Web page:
You may find it to be no surprise that Winter means a lot to us at ROAM and our community of adventurers. We look forward to the wind’s first chilling signs of changing weather, bringing with it the hopes of a perfect powder day. Yet as skiers, snowboarders, hikers, and adventures alike prepare for a new season, we can’t help but to acknowledge that good snow is getting harder and harder to find.
On the chase for perfect turns, the rare days of perfect conditions help to remind us of how important it is to cherish nature’s gift, and more importantly, to be aware of nature’s susceptibility to climate change.
To address this need for awareness, we spoke with Meg Haywood Sullivan, an accomplished photographer, environmentalist, and Protect Our Winters ambassador who has dedicated her work to spreading awareness about the effects of climate change in the outdoor community.
Meg was recently a part of a trip to Baldface in British Columbia with professional freeskier/activist Sierra Quitiquit and legendary snowboarders Travis Rice & Jamie Lynn.
Meg captured the adventure in 35mm, and the following images are a reminder of the epic Winters that are just as delicate as the film stills themselves.
Here, Meg answers a few of our questions and shares how we can all make a difference as a part of the outdoor community. Step one? Get out and vote.
Your career has given you an incredible platform from which to make a difference. What led you to pursue photography as a means for environmental awareness?
I come from a family of photographers, three generations to be exact. Growing up, my aunt Meeki was one of my role models. As a photographer and public health activist in Africa, my aunt used her skills as a way to tell compelling stories while giving back. Ever since childhood, I’ve been inspired to dedicate my life to creating art that simultaneously highlights the beauty of nature and brings attention to the effects of climate change on our planet.
In a world where we are constantly bombarded with negative news, you tend to tell a different story than most…
I’ve always believed in spreading positive messaging. I really found that to be a huge call to action. People aren’t going to jump on a sinking ship, and I think it is so important to highlight how far we have come because there is so much good that is happening right now. There are so many brands and non-profits doing amazing work and taking steps in the right direction. It’s about motivating and inspiring people, and that’s why photographers and creators have the ability – and the obligation – to give back and inspire others…
You’re incredibly right, the positivity is refreshing.
It’s incredibly important… For instance, it was just announced that 250 global organizations pledged to eradicate plastic packaging by 2050. Why isn’t that in the headlines?!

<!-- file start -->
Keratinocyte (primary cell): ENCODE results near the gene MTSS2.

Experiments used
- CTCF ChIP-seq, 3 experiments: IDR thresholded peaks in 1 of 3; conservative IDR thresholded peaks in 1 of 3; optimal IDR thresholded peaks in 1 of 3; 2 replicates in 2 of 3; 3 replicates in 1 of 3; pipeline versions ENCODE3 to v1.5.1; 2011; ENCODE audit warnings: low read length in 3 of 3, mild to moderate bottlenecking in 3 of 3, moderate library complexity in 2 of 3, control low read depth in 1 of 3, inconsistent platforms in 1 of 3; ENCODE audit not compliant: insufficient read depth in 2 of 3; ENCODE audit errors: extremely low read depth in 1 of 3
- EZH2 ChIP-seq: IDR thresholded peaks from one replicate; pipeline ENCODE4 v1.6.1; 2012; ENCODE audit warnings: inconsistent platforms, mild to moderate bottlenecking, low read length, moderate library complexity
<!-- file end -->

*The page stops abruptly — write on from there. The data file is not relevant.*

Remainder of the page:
Nature is undeniably a source of positivity for all of us. What about it resonates most with you?
Humans need nature. Research has shown that the health benefits of spending time outside are unparalleled – A three day weekend spent out in nature boosts your immune system killer cells by 50%…
And its important to protect our natural world as a community. No matter what your nature is, whether its an urban park that you grew up going to down the street, or the backcountry of British Columbia, nature is essential to being human, and should be a fundamental right to anyone in our country. That’s why we need to fight for the conservation and protection of our natural resources.
So you are an ambassador for Protect Our Winters (POW), and they do some amazing work… what has that been like to be a part of their mission?
Working with POW has been beyond inspiring. They represent what we really need in our outdoor industry, a cohesive community coming together to push not only for awareness, but also action.
What is the best way for someone in our outdoor community to get involved in the collective effort to protect the places we love?
The first thing and the easiest thing you can do to make a difference is to vote. It is a necessity and a privilege, and essential to our democracy!
Secondly, I encourage people to change their personal day-to-day practices, whether that is through consumer habits (i.e. purchasing more reusable good or eating a more plant based diet) or donating to organizations that protect our parks, oceans, and more.
We need to invest in our community, and recognize we can collectively make a difference together.
There is incredible progress being made, and definitely more to tackle. Would you say you are hopeful for change when it comes to the issues around climate?
I’ll share something I recently heard that meant a lot to me… I had a super inspiring phone conversation with legendary environmentalist Paul Hawken this summer. On the call, I asked him, “Paul are you hopeful for the state of our planet?”
His response was:
“No i’m not hopeful. Hope is a reaction to fear, and if we want to tackle the issues that are at hand, we have to be fearless.”
So to that point, no I am not hopeful. I am fearless.